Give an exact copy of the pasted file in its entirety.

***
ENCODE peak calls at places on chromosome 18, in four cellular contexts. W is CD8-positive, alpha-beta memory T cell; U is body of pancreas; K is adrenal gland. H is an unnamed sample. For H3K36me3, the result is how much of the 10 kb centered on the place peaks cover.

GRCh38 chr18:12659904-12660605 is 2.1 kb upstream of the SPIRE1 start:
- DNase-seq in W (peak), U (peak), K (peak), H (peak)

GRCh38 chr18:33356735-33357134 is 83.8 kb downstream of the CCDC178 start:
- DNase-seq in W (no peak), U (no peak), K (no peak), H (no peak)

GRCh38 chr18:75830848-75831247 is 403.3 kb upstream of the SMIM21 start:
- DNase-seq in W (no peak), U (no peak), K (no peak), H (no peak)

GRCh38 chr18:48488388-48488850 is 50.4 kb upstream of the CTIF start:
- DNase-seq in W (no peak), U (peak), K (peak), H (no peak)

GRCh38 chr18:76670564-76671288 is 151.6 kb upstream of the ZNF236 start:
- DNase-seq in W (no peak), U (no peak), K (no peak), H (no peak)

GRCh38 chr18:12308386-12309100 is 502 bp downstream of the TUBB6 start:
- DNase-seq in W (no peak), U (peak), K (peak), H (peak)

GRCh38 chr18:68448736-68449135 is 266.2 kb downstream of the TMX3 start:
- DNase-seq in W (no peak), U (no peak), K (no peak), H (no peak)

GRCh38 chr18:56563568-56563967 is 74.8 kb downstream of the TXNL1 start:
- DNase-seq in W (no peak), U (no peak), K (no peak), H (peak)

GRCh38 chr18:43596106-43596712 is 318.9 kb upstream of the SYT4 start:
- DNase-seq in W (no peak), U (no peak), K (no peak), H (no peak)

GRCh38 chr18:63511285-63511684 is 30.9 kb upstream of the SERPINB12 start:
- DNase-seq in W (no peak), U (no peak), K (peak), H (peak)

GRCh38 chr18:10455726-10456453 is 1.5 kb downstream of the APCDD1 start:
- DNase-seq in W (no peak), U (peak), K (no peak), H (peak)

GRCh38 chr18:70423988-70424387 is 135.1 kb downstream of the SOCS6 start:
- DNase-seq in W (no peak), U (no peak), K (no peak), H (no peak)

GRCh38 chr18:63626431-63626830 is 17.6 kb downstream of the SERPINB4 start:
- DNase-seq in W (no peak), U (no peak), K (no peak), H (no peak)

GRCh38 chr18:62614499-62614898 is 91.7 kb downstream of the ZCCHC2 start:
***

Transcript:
ENCODE peak calls at places on chromosome 18, in four cellular contexts. W is CD8-positive, alpha-beta memory T cell; U is body of pancreas; K is adrenal gland. H is an unnamed sample. For H3K36me3, the result is how much of the 10 kb centered on the place peaks cover.

GRCh38 chr18:12659904-12660605 is 2.1 kb upstream of the SPIRE1 start:
- DNase-seq in W (peak), U (peak), K (peak), H (peak)

GRCh38 chr18:33356735-33357134 is 83.8 kb downstream of the CCDC178 start:
- DNase-seq in W (no peak), U (no peak), K (no peak), H (no peak)

GRCh38 chr18:75830848-75831247 is 403.3 kb upstream of the SMIM21 start:
- DNase-seq in W (no peak), U (no peak), K (no peak), H (no peak)

GRCh38 chr18:48488388-48488850 is 50.4 kb upstream of the CTIF start:
- DNase-seq in W (no peak), U (peak), K (peak), H (no peak)

GRCh38 chr18:76670564-76671288 is 151.6 kb upstream of the ZNF236 start:
- DNase-seq in W (no peak), U (no peak), K (no peak), H (no peak)

GRCh38 chr18:12308386-12309100 is 502 bp downstream of the TUBB6 start:
- DNase-seq in W (no peak), U (peak), K (peak), H (peak)

GRCh38 chr18:68448736-68449135 is 266.2 kb downstream of the TMX3 start:
- DNase-seq in W (no peak), U (no peak), K (no peak), H (no peak)

GRCh38 chr18:56563568-56563967 is 74.8 kb downstream of the TXNL1 start:
- DNase-seq in W (no peak), U (no peak), K (no peak), H (peak)

GRCh38 chr18:43596106-43596712 is 318.9 kb upstream of the SYT4 start:
- DNase-seq in W (no peak), U (no peak), K (no peak), H (no peak)

GRCh38 chr18:63511285-63511684 is 30.9 kb upstream of the SERPINB12 start:
- DNase-seq in W (no peak), U (no peak), K (peak), H (peak)

GRCh38 chr18:10455726-10456453 is 1.5 kb downstream of the APCDD1 start:
- DNase-seq in W (no peak), U (peak), K (no peak), H (peak)

GRCh38 chr18:70423988-70424387 is 135.1 kb downstream of the SOCS6 start:
- DNase-seq in W (no peak), U (no peak), K (no peak), H (no peak)

GRCh38 chr18:63626431-63626830 is 17.6 kb downstream of the SERPINB4 start:
- DNase-seq in W (no peak), U (no peak), K (no peak), H (no peak)

GRCh38 chr18:62614499-62614898 is 91.7 kb downstream of the ZCCHC2 start: